Employees more likely to trust employers’ return to work plans than government guidance
Beau Jackson, July 15, 2020
One in five UK employees have said that they don’t trust the government’s return to work advice at all compared to one in 10 people who distrust their employer’s decisions about going back to the workplace.
According to the survey from data and insights firm Dynata, 5% of UK workers trust their employers’ judgement totally, and 14% trust it a lot. By comparison, national leaders and politicians earned the highest distrust of all sources in the UK, as 20% of respondents said they don’t trust them at all.
Healthcare professionals came out on top as the most trusted source for information - 14% of UK respondents said they trust them totally, and 26% said they trust them a lot. The same was true on a global level, as 56% of all survey respondents said they either trust healthcare professionals ‘totally’ or ‘a lot.’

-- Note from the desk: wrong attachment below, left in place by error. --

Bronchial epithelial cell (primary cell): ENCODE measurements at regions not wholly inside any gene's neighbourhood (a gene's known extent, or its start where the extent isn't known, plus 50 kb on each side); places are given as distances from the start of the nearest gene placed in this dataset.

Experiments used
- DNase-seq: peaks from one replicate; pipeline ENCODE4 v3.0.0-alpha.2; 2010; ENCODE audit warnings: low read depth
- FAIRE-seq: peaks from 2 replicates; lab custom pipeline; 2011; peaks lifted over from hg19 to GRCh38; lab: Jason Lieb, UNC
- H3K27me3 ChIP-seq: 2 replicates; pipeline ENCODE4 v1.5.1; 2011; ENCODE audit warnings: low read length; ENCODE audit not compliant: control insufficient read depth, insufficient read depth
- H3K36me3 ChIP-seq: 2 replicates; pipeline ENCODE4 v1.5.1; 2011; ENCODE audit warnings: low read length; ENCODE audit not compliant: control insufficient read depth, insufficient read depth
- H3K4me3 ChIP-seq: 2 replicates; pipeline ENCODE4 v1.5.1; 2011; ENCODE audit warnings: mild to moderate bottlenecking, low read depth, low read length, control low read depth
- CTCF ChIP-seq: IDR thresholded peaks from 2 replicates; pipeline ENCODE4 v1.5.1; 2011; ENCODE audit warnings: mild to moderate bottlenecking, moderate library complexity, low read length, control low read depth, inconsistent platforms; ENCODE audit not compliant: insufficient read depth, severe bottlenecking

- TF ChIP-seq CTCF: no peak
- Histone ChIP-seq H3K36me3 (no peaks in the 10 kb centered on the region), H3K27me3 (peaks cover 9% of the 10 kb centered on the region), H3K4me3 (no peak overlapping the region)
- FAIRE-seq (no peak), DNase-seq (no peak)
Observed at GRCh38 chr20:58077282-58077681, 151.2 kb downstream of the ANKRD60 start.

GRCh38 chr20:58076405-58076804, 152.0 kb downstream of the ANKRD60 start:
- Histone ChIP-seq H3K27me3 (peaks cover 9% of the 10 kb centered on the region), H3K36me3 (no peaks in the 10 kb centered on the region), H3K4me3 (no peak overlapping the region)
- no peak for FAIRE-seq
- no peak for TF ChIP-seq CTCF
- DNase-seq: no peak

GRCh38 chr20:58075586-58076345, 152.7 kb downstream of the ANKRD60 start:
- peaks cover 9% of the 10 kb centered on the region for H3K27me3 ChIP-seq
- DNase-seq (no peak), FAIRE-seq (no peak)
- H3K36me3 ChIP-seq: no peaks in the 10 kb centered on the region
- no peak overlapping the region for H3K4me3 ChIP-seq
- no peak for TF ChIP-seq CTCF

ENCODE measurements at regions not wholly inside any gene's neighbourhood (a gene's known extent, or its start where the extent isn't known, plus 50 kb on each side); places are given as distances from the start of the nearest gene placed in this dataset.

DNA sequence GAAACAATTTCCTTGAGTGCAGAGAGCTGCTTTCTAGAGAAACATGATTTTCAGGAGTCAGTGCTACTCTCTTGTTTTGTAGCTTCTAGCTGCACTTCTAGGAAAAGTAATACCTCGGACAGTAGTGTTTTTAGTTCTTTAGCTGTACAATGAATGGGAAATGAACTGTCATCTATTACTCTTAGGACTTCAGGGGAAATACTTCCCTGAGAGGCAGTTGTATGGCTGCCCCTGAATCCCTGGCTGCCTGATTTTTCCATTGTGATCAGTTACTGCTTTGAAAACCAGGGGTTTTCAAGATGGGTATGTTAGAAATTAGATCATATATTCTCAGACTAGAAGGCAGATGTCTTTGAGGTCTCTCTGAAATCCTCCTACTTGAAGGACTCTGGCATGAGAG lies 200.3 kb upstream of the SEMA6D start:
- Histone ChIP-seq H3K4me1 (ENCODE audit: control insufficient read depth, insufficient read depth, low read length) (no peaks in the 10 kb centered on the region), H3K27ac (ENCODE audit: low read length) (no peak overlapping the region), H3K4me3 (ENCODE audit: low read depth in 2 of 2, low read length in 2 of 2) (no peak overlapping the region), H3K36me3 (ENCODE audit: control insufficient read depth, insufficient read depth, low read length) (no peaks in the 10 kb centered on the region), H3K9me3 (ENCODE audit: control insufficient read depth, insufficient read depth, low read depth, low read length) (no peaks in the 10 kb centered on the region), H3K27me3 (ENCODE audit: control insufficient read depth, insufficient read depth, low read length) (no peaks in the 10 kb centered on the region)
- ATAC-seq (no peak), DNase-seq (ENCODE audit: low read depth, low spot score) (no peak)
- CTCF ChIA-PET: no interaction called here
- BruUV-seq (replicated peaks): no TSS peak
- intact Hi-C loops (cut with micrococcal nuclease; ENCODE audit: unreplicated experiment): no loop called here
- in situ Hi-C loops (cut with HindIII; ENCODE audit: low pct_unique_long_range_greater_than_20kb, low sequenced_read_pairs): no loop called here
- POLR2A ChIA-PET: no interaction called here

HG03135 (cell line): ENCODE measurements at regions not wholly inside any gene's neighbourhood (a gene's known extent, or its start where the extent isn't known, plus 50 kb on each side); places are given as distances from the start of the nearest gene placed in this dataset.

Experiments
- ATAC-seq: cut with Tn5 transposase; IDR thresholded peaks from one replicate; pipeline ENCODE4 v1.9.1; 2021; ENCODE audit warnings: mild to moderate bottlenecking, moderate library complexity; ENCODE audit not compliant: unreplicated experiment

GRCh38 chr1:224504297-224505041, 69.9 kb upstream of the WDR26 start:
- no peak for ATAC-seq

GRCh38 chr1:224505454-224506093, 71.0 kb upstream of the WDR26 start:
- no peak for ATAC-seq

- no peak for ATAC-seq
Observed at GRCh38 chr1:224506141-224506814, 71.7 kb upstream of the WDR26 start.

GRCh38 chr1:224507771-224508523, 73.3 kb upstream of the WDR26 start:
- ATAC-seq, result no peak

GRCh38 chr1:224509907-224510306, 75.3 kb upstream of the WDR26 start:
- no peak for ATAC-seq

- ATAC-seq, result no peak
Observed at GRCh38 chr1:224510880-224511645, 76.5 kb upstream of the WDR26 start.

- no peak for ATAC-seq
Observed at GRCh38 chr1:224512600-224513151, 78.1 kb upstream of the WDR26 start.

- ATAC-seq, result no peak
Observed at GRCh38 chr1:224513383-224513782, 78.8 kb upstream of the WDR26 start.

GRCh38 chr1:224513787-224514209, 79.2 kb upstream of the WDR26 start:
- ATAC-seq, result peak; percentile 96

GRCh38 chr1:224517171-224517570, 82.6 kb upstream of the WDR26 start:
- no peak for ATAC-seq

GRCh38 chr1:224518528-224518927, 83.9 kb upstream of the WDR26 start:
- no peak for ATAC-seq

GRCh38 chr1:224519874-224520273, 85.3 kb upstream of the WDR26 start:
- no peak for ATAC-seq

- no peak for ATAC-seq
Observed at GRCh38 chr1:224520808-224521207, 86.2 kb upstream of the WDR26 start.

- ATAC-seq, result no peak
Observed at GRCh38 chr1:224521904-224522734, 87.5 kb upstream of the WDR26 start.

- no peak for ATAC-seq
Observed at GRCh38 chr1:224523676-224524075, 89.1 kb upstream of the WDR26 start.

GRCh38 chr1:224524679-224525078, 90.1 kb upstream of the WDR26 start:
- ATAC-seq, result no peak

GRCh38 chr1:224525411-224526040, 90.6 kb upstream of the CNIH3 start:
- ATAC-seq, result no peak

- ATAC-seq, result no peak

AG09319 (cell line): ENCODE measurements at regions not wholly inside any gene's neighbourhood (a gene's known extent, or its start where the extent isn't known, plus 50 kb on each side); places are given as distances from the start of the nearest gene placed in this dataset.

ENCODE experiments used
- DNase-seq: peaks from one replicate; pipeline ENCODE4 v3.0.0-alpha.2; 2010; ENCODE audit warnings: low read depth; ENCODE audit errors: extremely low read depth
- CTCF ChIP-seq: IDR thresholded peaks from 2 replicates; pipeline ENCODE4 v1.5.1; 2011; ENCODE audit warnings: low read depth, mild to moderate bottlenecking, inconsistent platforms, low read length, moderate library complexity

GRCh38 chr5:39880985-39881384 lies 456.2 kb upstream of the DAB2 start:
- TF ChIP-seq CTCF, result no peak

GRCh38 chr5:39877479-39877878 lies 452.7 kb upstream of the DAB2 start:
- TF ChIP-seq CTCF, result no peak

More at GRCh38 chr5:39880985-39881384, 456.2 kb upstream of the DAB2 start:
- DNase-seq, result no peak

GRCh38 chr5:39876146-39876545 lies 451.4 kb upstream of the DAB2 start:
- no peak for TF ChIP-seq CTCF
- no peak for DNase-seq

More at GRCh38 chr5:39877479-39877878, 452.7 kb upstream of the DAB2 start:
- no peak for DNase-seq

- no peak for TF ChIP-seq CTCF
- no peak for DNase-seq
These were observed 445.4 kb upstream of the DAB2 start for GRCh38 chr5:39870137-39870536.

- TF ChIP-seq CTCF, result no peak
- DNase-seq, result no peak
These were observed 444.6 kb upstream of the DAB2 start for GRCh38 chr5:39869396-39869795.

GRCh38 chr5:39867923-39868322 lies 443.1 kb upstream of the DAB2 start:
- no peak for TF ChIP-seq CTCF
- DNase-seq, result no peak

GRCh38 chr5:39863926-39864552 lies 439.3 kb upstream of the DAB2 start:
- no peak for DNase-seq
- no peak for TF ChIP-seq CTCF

Speaking to HR magazine Andrew O’Connell, managing director, UK for Dynata, said: “Our research shows that, both in the UK and globally, people have lower levels of trust in the advice of their governments or employers as reliable sources of information on the pandemic. The source they most trust is healthcare professionals, and that has been consistent throughout all of our surveying during COVID-19.
“It seems the road back to people feeling safe returning to work likely will be driven by the advice and opinions of those healthcare professionals on the front lines of the pandemic.”
Dynata's findings precede the latest recommendations for returning to work which has seen the government criticised for conflicting messages.
In The People’s PMQs on 10 July, prime minister Boris Johnson said that he would like to see “more people feeling confident to use the shops, use the restaurants and get back into work.” However, the official guidance on returning to work maintains that employers should support staff in remote working plans where possible.
The survey from Dynata is based on the responses of 7,000 people, including 1,000 respondents in the UK, and was taken in the week beginning 6 July 2020.